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ASP FAQ Tutorials :: Classic ASP 1.0 :: COM / ActiveX Components :: DLL: How do I avoid 'Permission Denied' when re-compiling?

DLL: How do I avoid 'Permission Denied' when re-compiling?

Use this batch file to release IIS' lock on your DLL: 
net stop iisadmin /y 
net start w3svc
The disclaimer of course, if you're worried about stopping your web site temporarily: don't develop DLLs on production machines, and if you need to deploy a new version, use a different ProgID. 
You may also find the need to use KILL.EXE, if iisadmin refuses to be shut down. KILL.EXE is found in the Windows Server 2003 Resource Kit. As long as the .EXE is in your system's path, you can modify the above script as follows: 
net stop iisadmin /y 
kill iisadmin 
net start w3svc
(You may also need to start other required services such as FTP and/or SMTP.) 
In Windows 2000 and above, you can use a much faster process by issuing the following command (again, at a command prompt or in a batch file):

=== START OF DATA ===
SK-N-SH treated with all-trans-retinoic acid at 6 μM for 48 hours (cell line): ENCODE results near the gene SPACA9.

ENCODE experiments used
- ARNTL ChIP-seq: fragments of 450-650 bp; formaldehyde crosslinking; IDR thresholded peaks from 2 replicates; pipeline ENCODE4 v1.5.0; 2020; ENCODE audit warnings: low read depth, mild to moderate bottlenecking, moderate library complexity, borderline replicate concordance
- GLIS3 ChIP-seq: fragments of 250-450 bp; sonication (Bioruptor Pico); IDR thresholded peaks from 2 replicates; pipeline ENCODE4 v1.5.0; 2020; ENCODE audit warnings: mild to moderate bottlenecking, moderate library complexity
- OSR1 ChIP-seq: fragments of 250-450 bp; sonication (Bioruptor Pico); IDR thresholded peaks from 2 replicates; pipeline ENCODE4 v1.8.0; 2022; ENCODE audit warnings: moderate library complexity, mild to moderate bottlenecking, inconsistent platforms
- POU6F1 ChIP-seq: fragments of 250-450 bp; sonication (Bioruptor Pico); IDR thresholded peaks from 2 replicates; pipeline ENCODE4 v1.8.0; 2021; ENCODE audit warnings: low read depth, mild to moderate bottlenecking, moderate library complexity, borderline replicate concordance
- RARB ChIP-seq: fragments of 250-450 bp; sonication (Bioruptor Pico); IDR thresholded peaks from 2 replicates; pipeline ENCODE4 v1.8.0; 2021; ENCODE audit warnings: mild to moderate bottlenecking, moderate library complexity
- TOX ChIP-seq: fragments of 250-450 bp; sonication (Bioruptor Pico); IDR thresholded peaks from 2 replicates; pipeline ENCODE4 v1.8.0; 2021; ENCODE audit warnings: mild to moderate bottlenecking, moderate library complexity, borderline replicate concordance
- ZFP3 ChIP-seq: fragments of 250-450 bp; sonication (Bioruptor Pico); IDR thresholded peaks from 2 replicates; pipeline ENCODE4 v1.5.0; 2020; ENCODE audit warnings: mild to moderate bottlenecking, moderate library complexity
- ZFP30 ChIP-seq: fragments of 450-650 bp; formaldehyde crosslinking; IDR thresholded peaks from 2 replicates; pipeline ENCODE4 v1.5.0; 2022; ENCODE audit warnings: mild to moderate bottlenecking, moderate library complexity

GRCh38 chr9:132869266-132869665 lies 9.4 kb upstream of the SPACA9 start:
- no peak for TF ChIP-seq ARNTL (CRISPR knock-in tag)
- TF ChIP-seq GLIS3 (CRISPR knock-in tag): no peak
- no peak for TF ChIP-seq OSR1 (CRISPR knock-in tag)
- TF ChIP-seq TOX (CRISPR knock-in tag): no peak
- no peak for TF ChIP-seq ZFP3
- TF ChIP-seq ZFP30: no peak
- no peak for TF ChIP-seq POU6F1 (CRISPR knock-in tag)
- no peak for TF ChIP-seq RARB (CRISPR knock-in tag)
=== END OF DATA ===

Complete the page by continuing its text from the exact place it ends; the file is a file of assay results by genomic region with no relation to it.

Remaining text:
You can also issue stop and start commands independently: 
iisreset /stop 
iisreset /start
If your object is hosted in MTS (or an application running in its own memory space), you should be able to just unload that application / package. Similarly, for objects hosted in COM+, shutting down the application from Component Services should unlock any holds IIS has on your DLL. 
If you are developing your ASP files using Visual InterDev, then IntelliSense may be doing you a disservice. Since this feature actually hooks into your custom COM objects (once you've created them using their ProgID in a createobject() statement), this places a lock on the DLL similar to the one IIS places on it. So if you are editing an ASP file which calls the DLL in question, you can recompile without rebooting by simply closing the ASP file.

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Created: 7/9/2000 | Last Updated: 6/16/2005 | broken links | helpful | not helpful | statistics
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